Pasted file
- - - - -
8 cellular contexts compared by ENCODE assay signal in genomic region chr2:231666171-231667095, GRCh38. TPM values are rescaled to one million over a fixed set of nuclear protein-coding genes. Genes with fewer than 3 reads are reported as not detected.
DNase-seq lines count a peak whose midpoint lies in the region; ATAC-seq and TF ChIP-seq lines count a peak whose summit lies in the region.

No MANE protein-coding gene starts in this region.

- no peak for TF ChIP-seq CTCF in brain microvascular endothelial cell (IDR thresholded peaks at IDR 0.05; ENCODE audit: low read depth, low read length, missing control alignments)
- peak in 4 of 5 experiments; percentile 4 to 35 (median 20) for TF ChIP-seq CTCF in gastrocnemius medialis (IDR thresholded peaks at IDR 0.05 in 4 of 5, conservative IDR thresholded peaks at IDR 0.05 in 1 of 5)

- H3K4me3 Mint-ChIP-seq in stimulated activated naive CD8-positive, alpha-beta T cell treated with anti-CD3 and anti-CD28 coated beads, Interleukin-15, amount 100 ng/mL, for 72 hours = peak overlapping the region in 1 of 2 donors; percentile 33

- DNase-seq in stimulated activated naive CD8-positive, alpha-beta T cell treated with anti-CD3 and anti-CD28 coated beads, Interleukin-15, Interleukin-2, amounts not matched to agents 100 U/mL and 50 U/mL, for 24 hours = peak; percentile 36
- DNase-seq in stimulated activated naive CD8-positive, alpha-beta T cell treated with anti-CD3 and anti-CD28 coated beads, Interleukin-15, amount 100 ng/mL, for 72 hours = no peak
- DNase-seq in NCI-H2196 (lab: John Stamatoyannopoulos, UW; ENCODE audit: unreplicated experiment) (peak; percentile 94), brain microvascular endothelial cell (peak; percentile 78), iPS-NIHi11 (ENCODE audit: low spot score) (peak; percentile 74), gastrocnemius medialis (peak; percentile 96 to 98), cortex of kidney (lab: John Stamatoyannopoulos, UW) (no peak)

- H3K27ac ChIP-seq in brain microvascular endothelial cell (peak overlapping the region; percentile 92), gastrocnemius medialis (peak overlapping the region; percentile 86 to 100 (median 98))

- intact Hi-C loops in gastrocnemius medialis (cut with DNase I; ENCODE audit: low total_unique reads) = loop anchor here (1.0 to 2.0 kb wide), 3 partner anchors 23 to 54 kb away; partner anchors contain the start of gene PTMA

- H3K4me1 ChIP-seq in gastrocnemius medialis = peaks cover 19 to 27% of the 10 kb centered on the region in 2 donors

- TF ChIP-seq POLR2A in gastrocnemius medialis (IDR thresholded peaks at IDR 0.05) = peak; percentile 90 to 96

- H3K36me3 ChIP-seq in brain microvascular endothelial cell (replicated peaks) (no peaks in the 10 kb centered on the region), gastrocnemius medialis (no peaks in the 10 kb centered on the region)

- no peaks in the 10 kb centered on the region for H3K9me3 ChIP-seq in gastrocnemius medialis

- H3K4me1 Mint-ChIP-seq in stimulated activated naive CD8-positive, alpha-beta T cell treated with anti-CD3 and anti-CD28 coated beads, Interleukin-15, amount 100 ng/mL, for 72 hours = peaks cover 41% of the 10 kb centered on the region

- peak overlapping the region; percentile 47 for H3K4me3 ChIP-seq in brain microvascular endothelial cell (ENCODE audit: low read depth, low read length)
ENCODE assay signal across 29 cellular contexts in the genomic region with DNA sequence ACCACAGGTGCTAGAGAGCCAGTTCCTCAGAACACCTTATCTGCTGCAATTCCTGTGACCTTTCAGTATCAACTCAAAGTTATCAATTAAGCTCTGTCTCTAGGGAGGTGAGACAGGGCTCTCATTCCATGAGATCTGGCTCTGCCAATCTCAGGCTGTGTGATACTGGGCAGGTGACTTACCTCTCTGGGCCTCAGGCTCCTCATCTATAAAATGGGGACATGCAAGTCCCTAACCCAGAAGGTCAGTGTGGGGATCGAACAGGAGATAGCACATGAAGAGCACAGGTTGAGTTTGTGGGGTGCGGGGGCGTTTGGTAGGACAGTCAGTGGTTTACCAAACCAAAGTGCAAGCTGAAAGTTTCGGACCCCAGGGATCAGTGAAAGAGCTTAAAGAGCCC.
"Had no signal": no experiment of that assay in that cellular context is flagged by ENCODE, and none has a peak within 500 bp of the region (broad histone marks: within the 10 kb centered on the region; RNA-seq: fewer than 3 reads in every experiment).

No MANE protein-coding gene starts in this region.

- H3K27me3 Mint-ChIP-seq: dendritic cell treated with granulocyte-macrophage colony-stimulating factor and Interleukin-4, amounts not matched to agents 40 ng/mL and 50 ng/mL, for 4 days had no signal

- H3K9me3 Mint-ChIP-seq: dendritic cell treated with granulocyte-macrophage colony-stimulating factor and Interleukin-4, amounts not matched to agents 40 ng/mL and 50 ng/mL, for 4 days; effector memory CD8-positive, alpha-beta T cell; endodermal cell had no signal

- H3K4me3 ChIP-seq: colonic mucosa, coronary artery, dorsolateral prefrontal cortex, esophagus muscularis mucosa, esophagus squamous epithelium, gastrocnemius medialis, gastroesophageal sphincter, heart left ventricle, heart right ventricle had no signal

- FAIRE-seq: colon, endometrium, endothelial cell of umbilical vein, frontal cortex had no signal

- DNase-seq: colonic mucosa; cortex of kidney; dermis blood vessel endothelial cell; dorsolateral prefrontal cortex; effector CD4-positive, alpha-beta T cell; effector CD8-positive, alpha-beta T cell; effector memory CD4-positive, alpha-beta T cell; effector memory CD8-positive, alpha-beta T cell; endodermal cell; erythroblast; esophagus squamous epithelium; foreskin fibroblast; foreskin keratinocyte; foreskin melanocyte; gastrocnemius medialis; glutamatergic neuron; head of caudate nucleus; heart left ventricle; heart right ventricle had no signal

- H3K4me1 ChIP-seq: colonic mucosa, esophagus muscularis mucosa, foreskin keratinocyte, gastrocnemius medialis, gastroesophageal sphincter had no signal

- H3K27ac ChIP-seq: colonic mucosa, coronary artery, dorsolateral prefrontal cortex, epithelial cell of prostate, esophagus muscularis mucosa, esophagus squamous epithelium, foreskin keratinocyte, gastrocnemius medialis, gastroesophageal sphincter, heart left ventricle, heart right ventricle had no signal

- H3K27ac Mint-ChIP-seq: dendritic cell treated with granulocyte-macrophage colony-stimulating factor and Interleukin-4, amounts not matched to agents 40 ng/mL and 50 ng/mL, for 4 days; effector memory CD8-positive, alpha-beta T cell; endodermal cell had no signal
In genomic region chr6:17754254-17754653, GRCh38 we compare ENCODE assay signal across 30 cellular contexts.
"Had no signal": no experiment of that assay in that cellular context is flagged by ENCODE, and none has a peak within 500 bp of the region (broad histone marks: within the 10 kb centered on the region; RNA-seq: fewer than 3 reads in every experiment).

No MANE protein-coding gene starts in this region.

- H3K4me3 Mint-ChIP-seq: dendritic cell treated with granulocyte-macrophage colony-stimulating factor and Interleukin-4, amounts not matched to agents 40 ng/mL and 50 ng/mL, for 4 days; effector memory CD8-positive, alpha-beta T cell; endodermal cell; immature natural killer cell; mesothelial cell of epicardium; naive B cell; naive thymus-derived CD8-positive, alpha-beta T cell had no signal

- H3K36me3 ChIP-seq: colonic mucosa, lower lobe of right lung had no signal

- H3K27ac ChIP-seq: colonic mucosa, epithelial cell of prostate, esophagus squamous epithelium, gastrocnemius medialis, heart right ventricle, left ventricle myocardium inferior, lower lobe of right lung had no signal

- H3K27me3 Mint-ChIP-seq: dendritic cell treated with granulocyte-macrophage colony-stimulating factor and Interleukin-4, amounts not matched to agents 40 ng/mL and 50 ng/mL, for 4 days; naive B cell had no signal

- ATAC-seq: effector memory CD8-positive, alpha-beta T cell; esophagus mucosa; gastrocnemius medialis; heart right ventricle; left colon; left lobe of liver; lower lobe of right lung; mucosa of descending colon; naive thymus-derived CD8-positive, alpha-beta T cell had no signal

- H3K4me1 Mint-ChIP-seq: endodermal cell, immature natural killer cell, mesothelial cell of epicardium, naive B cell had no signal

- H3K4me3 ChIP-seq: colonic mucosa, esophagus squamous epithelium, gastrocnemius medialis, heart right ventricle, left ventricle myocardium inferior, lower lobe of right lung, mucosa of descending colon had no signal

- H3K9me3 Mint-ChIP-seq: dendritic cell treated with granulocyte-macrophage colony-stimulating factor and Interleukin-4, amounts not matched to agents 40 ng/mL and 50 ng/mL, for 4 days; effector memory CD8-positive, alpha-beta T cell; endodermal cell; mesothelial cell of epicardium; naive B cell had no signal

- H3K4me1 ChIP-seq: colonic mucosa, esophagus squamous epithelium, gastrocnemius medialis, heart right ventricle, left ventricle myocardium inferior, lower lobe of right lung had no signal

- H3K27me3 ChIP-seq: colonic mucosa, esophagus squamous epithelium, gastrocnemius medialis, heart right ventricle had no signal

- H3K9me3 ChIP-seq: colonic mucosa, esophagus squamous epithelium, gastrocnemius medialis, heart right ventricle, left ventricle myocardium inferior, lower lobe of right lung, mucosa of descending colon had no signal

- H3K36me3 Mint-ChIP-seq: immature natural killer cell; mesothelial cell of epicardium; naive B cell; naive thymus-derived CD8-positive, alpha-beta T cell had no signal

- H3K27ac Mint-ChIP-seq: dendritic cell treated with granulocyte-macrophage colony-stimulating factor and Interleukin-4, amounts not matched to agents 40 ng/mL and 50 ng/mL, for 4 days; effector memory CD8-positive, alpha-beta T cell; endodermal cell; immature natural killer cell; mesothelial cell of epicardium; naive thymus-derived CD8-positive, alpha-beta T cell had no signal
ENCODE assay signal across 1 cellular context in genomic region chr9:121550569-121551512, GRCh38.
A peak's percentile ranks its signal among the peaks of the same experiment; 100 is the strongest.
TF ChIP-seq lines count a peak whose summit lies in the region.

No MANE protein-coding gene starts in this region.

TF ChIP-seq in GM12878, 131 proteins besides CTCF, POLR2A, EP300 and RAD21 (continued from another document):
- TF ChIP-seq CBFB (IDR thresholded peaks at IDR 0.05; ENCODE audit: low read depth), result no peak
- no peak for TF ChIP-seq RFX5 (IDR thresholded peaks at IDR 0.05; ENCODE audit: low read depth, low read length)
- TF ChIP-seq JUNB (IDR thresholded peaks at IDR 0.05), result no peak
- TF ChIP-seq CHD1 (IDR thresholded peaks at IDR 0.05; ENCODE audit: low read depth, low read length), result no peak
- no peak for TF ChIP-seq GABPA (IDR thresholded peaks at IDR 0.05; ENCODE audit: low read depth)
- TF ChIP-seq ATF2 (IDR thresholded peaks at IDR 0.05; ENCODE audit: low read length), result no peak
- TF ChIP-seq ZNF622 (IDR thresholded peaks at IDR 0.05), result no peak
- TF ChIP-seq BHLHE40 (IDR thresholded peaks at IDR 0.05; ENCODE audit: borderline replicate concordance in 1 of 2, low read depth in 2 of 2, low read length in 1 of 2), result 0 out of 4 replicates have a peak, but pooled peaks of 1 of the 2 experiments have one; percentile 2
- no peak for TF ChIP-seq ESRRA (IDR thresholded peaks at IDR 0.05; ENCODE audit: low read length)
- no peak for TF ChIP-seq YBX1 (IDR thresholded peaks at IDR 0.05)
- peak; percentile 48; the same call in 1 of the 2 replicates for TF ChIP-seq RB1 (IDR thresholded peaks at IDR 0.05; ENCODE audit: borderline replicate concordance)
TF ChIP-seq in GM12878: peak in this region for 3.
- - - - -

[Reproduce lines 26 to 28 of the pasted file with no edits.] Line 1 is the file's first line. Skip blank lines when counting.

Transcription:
- H3K4me1 ChIP-seq: colonic mucosa, esophagus muscularis mucosa, foreskin keratinocyte, gastrocnemius medialis, gastroesophageal sphincter had no signal

- H3K27ac ChIP-seq: colonic mucosa, coronary artery, dorsolateral prefrontal cortex, epithelial cell of prostate, esophagus muscularis mucosa, esophagus squamous epithelium, foreskin keratinocyte, gastrocnemius medialis, gastroesophageal sphincter, heart left ventricle, heart right ventricle had no signal

- H3K27ac Mint-ChIP-seq: dendritic cell treated with granulocyte-macrophage colony-stimulating factor and Interleukin-4, amounts not matched to agents 40 ng/mL and 50 ng/mL, for 4 days; effector memory CD8-positive, alpha-beta T cell; endodermal cell had no signal